I look to technology to help me make my life more independent. A piece of technology that makes a mobile persons life easier could be the difference in making my life accessible. That’s why I like the Neat Desk.
I’m sure you’ve seen the commercial for this handy-dandy desktop scanner and digital filing system software on t.v. If you haven’t, below is an informational video on what the Neat Desk does:
Vodpod videos no longer available.
Basically the Neat Desk is an office manager. Through the desktop scanner, bills, receipts, clippings, business cards, pretty much anything paper can be scanned using its top-loader trays. Even better is that the trays can scan in multiple papers at a time in a single batch. The digital filing system technology then searches your documents for key words with which it automatically organizes your documents for you. All documents are keyword searchable, making it as easy a few keystrokes away to find the documents or files you are looking for.
With my own personal limited mobility, the Neat Desk provides a way for me to file, be organized, keep accurate records, and most of all I can do all of this independently.
Even still, one of the easiest ways to ensuring a successful college career is being organized. Many of you already use digital planners on any one of the many smartphones out there, but for my paper-n-pen kinda people, a hands-on planner just can’t be replaced by digital bits.
But one of the downfalls of a planner is that every year your perfect planner has to be replaced. I spend months — beginning around August — searching bookstores, office supply stores, boutiques, and countless hours online searching for the next year’s replacement. And though I keep my planner in my purse, for many students, carrying around yet another book, no matter how small or light, is less than desirable, and getting in the habit of carrying it around is often left to the wayside.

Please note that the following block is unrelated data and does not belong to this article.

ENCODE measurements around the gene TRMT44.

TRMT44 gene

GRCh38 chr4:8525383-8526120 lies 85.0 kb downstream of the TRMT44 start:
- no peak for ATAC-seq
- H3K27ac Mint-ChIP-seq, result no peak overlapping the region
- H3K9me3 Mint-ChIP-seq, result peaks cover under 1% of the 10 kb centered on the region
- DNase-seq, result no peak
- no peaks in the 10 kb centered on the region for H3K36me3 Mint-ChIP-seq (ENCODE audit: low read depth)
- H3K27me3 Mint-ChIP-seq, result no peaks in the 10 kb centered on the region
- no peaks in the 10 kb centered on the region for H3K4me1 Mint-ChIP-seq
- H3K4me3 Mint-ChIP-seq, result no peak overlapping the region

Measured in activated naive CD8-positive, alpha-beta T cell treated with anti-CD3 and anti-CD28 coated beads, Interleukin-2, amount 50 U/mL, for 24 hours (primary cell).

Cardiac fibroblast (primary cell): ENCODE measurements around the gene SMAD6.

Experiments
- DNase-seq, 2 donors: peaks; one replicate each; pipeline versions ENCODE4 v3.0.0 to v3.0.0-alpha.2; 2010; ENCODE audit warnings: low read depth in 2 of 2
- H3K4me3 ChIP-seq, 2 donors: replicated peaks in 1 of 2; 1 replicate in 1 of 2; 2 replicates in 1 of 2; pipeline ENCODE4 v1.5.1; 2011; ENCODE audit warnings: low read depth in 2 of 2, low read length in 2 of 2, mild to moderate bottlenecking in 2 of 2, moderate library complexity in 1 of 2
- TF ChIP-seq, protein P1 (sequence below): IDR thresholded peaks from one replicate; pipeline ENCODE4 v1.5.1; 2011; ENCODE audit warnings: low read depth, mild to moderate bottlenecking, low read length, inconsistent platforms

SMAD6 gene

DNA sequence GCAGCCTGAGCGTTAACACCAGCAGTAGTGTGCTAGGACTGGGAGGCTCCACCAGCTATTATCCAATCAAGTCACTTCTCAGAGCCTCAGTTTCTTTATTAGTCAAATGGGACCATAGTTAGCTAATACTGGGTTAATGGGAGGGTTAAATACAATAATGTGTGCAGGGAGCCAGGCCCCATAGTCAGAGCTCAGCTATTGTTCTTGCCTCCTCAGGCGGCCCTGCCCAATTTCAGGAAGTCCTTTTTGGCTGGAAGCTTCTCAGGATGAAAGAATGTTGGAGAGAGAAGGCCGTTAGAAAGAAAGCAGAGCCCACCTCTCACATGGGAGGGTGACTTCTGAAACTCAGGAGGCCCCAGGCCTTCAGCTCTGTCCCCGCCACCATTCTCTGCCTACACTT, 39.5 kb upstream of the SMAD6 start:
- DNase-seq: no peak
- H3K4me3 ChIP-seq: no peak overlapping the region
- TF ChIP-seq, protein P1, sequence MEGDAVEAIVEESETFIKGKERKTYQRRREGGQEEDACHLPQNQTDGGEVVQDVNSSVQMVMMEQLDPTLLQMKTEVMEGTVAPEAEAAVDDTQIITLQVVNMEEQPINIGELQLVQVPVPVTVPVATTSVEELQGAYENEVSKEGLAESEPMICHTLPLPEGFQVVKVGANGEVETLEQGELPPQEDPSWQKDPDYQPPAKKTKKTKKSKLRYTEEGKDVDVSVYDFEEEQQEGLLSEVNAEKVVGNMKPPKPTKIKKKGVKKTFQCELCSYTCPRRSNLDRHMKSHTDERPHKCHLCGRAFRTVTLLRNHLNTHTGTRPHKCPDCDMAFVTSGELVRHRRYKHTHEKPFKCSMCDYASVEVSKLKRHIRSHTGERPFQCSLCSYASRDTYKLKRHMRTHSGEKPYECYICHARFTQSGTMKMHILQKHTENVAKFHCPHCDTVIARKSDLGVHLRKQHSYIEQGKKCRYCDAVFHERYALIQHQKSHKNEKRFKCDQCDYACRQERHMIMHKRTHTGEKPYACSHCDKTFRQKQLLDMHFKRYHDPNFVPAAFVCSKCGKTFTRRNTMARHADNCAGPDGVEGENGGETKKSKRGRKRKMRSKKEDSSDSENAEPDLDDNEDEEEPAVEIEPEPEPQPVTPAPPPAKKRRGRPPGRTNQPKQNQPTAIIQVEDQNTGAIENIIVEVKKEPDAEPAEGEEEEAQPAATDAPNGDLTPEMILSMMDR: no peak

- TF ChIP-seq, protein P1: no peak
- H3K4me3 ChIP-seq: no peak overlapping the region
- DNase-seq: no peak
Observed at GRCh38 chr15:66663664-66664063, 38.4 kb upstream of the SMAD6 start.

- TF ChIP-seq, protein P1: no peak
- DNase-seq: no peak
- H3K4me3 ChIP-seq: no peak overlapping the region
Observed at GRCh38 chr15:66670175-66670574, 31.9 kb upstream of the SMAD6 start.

So here’s an option that is both affordable and customizable in so many ways.
Created by the graphic design husband and wife duo known as droplet on Etsy, the DIY Planner and Calendar allows you to choose the printed format and size that you desire. The planner/calendar is further customizable by its blank dates and open areas to write in the months. Essentially, for $10 you have a lifetime planner that’s as accessible as a printer away.
For the student with some knowledge, or a DIY weekend warrior attitude, the planner can fairly easily be made into a bound book, but for the student who doesn’t want an extra book to carry, or perhaps would like to have one of these handy planners in all of their class binders, the planner can be most easily printed out onto letter size paper of your choosing and inserted into a binder with simple three-punch holes.
The PDF contains all of the information that you need to print and make your own customized planner and calendar, and includes these 6 different page designs:
- Monthly calendar page
- Weekly calendar page
- Notes page (2 versions)
- Contact page